Ep 252: From gas and dust, to all of us



From gas and dust, to all of us

The general idea is simple—a cloud of gas and dust collapses in on itself, driven by gravity, until roughly in the middle of it, our sun began to shine. But the details are somewhat odd, especially when we compare our solar system to what we’re able to observe of planets around other stars. What triggered the original collapse? Why does our sun spin so slowly? Where did the earth’s water come from? How and why did our solar system end up with nice stable, nearly circular orbits that gave life on earth billions of years of relative peace? There’s plenty of room for competing theories and interesting side trips as we take a look at the birth of our sun and planets.
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Ep 251: making the ingredients



making the ingredients

Before our planet could form, all the stuff one would like to make a planet out of had to be made. Starting with hydrogen and helium, stars had to cook up the rest of the periodic table over a nice long period. Toss in some explosions and collisions, and everything we’re made of was ready to make us. But, all those giant stars couldn’t even get started, if it weren’t for a quirk of how the tiniest pieces of the universe interact. But hey, what’s a little quantum physics amongst friends?
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Ep 250: Just after the beginning



Just after the beginning

The standard model of cosmology has been worked out, slowly and painfully and oh so very carefully. Only trouble is, some recent observations don’t quite match what the theory predicts. Join us for a timeline of the early universe, and some of what doesn’t quite match what we were expecting.
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Ep 249: Figuring out the neighborhood



Figuring out the neighborhood

From the surface of Earth, the sun and moon look to be about the same size. Other planets are tiny specks of light, and everything seemingly spins around us. But that’s not what our solar system is really like. So, how did we find out what was where, and which way things were moving?
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Ep 248: The matter of dark matter



The matter of dark matter

From the rotation of our own Milky Way galaxy, to the expansion of the universe, much of the night sky is moving in ways we can’t quite explain. To plug the wholes in our understanding we have dark energy and dark matter. We don’t actually know what they are, but they can still surprise us.
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Ep 247: In the beginning, part 2: the lost episode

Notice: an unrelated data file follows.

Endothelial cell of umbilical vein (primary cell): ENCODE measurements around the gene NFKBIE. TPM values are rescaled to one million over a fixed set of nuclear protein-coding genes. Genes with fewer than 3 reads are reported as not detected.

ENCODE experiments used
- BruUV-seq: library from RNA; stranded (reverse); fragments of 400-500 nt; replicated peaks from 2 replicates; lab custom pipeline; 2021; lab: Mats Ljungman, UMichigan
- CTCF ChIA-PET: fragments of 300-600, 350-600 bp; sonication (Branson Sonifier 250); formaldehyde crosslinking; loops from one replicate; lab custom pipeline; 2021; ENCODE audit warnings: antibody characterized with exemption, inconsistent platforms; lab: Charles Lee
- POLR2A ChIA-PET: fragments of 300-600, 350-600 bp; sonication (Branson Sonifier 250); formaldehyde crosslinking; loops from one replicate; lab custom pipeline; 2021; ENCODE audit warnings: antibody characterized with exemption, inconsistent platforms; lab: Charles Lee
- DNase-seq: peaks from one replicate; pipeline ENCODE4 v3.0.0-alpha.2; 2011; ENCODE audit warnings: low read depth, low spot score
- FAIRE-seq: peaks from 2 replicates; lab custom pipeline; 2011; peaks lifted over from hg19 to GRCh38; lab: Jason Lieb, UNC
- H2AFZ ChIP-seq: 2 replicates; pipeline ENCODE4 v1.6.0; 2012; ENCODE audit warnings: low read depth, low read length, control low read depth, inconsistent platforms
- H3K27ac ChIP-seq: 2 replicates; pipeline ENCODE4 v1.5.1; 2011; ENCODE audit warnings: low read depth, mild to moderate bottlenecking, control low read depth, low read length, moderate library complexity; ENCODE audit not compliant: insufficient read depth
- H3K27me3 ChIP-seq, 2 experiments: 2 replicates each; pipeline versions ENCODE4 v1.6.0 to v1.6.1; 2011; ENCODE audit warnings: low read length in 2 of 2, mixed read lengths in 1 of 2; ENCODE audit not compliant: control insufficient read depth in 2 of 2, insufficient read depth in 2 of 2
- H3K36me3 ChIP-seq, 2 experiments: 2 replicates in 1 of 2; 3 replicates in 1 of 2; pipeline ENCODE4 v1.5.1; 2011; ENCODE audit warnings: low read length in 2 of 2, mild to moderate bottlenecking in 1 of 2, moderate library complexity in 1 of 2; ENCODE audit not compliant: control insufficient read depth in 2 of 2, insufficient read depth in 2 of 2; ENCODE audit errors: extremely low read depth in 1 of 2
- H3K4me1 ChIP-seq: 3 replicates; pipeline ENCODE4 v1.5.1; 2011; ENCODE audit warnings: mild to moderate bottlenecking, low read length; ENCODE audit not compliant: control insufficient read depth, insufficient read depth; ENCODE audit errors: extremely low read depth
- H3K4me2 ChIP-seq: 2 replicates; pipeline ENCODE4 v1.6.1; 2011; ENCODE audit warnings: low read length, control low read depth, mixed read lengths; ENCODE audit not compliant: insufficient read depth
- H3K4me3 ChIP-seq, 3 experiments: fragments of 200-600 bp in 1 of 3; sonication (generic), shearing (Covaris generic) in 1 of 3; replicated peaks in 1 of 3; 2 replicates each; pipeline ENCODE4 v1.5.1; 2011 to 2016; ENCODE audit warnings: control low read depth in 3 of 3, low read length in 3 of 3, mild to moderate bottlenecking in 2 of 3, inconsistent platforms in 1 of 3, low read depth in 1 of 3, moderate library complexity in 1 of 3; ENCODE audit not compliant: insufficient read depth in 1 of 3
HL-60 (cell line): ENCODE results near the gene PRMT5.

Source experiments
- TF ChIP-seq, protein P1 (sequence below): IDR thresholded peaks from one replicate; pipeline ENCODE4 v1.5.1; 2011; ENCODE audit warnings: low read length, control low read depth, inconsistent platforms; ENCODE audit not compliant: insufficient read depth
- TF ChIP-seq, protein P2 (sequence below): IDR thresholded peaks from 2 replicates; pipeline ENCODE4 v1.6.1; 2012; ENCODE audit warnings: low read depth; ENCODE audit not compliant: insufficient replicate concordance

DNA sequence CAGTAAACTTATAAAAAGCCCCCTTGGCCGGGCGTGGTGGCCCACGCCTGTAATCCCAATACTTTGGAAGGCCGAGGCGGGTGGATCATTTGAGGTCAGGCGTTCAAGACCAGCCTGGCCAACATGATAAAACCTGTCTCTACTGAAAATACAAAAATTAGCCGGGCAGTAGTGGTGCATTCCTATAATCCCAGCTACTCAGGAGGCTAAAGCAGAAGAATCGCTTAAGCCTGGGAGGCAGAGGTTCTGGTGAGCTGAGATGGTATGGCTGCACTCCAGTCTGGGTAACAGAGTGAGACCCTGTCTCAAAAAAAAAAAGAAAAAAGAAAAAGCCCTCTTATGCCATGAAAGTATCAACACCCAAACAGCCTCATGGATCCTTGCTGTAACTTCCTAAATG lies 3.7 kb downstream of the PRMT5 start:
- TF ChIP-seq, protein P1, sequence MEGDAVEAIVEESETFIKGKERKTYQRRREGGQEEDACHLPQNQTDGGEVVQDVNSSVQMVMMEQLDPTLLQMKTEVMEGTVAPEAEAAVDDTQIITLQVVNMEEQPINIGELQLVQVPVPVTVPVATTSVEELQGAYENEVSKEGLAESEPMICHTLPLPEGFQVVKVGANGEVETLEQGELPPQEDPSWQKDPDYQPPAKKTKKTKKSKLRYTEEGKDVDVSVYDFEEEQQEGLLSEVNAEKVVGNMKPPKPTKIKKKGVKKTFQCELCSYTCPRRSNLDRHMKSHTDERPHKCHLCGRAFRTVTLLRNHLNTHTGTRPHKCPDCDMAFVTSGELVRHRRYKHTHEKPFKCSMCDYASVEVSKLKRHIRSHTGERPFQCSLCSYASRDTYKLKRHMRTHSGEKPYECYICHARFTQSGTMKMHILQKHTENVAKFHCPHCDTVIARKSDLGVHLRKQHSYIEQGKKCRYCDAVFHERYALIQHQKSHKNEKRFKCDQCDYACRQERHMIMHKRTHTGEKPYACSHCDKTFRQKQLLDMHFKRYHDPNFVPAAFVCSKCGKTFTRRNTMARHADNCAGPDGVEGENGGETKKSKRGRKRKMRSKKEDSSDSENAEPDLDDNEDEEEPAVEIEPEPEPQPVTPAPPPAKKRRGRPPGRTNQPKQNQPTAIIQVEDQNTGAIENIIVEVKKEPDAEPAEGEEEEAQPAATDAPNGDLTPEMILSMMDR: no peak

In the beginning, part 2.

After covering history and background in the last episode, we can relax and play with the strange ideas and concepts surrounding the theory of the big bang. The event horizon around our universe, the way that time flows differently depending on where you are, how parts of the early universe may have run away and become impossible to observe, and even a theory we propose with no math and fewer reasons.
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Ep 246: In the beginning, part 1.



In the beginning, part 1.

Before 1923, the universe was thought to be static and eternal, unchanging and without beginning or end. Its size was likely just a few tens of thousands of lightyears across, with one large island of stars, our galaxy, the Milky Way. Discoveries showed us that the universe is much larger than we thought, and is getting bigger all the time. The universe seems to have had a beginning, and might even, one day, come to an end. Join us for a talk about how we got notions like the big bang and the expanding universe.
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Ep 245: Logical, not biological



Logical, not biological

Evolution strategies, genetic algorithms, artificial neural networks—they’re all AI methods that were inspired by nature. But what about other methods that have nothing to do with the brain or natural selection, or anything of the sort. Today, we take a quick look at a few AI algorithms that are logical without imitating the biological.
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Ep 244: Bits and brains and bots



Bits and brains and bots

If we could look closely at every last cell in your brain, and learn enough to simulate them on a computer, would a detailed enough simulation of your brain think? Today, we talk about artificial neural networks—an AI method that is very loosely based on how biological brains work. A bit of history, a bit of confusion, and a bit about how our latest batch of digital organisms might use one.
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Ep 243: Genetic algorithms and evolution on fast-forward



Genetic algorithms and evolution on fast-forward

The dorg, the latest batch of digital organisms, will one day be placed in a little world to work out their destiny. The notion is to try and coax them into becoming intelligent. They aren’t ready yet. There’s a bunch of coding that Brad has to finish first. In the meantime, they’ve been tuned and tested with a genetic algorithm. Today, we talk about genetic algorithms and how they can be used to speed up evolution, and point the dorg in what will hopefully turn out to be the right direction.
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